valid prescription is one where the pharmacy or pharmacist has 
ascertained that there is a bona fide patient/doctor relationship, and 
the prescription is within the scope of practice * * * and * * * is 
legitimate for the patient, and the patient's condition, and does not 
contraindicate * * * with any other medications that the patient is 
taking.'' Tr. 479. Dr. Catizone further testified as to the State of 
Florida's regulations pertaining to the prescribing of weight loss 
drugs which include reviewing the patient's body mass index, conducting 
a physical examination,\6\ and the physician's obligation to personally 
present the prescription to the \7\patient. Id. at 480. Dr. Catizone 
also stated that while it is not illegal for a physician to prescribe 
for a patient in another State,

[[Page 30852]]

``that patient would have had to have an in-person examination by that 
physician''; in other words, a ``face-to-face'' physical exam.\8\ Id. 
at 538-39.
---------------------------------------------------------------------------

    \6\ While the Florida rule pertaining to the prescribing of 
anti-obesity drugs allows a physician to delegate the performance of 
the physical exam to a trained licensed physician's assistant or a 
licensed advanced registered nurse practitioner, the rule requires 
that ``the delegating physician must personally review the resulting 
medical records prior to the issuance of an initial prescription.'' 
Fla. Admin. Code R. 64B8-9.012(3), Respondent produced no evidence 
to show that Dr. Carino practiced in this manner. Beyond that, as 
found above, the raw number of prescriptions being issued by Dr. 
Carino was staggering and should have at least triggered some 
inquiry of Dr. Carino as to how he could issue so many prescriptions 
on a daily basis.
    \7\ Dr. Catizone further testified as to the dangers posed by 
illegitimate Internet pharmacies including the ease in which persons 
are able to obtain controlled substances without having to undergo a 
physical examination and the potential for fraud. Tr. 485-91.
    \8\ Dr. Catizone acknowledged that a second physician could rely 
on the medical records created by another physician who conducted a 
physical exam or a physical exam conducted by another physician and 
observed by video conferencing. Tr. 539-40. Respondent did not, 
however, produce any evidence to show that the three iPharmacy 
physicians issued prescriptions based on physical exams they 
observed via video conferencing or their review of a medical record 
of an exam performed by another physician.
---------------------------------------------------------------------------

    Based upon his review of Respondent's prescription records, and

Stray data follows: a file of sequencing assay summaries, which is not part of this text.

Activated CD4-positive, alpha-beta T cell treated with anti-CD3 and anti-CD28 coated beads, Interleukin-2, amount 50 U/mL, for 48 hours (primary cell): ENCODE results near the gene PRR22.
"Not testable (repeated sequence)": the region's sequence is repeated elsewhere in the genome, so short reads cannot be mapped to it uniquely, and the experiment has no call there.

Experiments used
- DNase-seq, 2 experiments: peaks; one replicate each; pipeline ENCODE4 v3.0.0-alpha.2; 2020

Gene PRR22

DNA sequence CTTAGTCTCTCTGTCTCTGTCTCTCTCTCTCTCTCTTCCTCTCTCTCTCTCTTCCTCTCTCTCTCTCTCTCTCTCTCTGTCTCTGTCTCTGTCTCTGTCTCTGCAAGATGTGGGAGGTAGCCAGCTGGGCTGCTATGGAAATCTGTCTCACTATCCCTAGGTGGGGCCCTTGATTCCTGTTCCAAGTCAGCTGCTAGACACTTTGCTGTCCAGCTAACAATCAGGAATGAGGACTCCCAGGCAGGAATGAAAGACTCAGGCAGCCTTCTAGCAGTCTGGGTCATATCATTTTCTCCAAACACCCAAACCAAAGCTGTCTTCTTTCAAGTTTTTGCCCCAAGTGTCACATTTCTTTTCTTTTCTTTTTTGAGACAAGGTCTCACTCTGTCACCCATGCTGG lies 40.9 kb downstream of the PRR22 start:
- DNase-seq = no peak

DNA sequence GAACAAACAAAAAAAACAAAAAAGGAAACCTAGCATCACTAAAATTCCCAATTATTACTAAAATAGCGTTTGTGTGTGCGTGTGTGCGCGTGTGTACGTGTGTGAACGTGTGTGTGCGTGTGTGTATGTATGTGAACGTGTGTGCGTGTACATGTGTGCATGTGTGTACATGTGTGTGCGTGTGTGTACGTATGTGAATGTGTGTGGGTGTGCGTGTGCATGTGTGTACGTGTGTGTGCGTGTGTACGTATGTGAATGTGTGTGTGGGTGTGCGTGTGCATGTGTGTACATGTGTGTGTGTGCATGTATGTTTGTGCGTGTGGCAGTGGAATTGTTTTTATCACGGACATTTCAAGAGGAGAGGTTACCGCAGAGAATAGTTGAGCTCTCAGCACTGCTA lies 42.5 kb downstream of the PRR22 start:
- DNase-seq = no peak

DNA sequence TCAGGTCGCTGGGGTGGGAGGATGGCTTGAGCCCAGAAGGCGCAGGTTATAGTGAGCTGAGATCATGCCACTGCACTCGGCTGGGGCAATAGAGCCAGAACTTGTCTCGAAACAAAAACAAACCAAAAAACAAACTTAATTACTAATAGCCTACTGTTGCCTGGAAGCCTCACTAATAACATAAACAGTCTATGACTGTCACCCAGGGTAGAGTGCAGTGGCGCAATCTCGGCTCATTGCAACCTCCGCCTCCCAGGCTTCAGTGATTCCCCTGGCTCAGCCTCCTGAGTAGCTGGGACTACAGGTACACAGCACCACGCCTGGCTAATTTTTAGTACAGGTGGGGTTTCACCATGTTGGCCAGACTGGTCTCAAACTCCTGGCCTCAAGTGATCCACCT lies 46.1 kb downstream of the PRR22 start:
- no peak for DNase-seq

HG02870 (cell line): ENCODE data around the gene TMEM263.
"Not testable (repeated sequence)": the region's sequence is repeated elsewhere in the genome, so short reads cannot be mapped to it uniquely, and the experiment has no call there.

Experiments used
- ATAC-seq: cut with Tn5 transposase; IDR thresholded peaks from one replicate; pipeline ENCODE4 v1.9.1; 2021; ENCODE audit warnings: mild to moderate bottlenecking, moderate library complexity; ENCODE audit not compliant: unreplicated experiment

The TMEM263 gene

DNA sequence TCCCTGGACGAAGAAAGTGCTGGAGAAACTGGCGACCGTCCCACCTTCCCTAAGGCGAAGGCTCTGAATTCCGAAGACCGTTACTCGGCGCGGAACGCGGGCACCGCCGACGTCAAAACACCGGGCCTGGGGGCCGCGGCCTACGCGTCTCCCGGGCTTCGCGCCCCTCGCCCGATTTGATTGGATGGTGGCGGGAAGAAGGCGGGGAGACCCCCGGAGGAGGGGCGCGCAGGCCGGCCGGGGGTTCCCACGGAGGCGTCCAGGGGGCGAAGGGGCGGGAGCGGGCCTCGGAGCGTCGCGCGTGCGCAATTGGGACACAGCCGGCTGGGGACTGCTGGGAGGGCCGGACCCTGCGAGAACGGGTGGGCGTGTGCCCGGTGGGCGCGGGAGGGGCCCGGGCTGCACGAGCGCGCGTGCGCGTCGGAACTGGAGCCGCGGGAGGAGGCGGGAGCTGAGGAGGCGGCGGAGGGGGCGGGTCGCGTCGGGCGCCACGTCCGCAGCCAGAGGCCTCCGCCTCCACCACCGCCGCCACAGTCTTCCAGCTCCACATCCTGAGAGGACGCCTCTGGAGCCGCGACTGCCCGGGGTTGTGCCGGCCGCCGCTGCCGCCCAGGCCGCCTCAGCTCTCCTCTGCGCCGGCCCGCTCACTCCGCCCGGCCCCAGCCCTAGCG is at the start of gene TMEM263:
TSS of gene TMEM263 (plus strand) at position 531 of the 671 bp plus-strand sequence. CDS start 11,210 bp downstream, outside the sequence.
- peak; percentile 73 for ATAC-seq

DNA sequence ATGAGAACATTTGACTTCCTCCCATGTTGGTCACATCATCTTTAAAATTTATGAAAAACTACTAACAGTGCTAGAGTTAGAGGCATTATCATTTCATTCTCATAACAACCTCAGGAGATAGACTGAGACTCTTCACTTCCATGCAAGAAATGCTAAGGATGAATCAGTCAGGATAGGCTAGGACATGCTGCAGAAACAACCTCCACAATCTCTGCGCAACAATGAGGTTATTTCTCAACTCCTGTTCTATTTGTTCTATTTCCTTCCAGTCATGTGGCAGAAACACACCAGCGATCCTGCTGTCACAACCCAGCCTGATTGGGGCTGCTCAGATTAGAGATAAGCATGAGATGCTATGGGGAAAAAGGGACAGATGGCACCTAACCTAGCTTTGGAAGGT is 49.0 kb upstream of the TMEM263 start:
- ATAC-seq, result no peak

more specifically, the records pertaining to Dr. Carino's prescribing, 
see Gov. Ex. 77, Dr. Catizone further testified that ``as a pharmacist 
[it] would be very unusual to see that many prescriptions sequentially 
for this type of practice.'' Tr. 504. With respect to the prescriptions 
issued by Dr. Duncan (who was in Tennessee) and filled by Respondent, 
Dr. Catizone opined that ``[t]he pattern there again does not follow 
traditional practice.'' Id. at 505. Noting that ``in this case, you 
have a physician located in a completely different State, and the 
patient is located in a completely different State than the pharmacy,'' 
Dr. Catizone concluded that ``[t]here appears to be no relationship 
between the prescriber and the patient, and the pharmacy.'' Id. Dr. 
Catizone concluded by testifying that Respondent's dispensing of 
controlled substances to Internet customers was not in compliance with 
accepted standards of pharmacy practice. Id. at 508.
    On cross-examination, Dr. Catizone was asked a series of questions 
regarding how a pharmacist would know whether a prescription was 
suspicious and had not been issued for a legitimate medical purpose. 
Id. at 516-17. More specifically, Respondent's counsel asked Dr. 
Catizone how a pharmacist is ``to know that the prescription was 
generated from an on-line questionnaire or cyberspace evaluation?'' Id. 
at 517. Dr. Catizone answered that if a pharmacist ``received one 
prescription from a physician, [he] probably wouldn't have a suspicion. 
But if [he] receive[s] multiple prescriptions from a physician, and 
that physician is writing for controlled substances, that would invoke 
a suspicious relationship.'' Id. When pressed by Respondent's counsel 
as to what number of prescriptions ``would invoke a suspicion,''? Dr.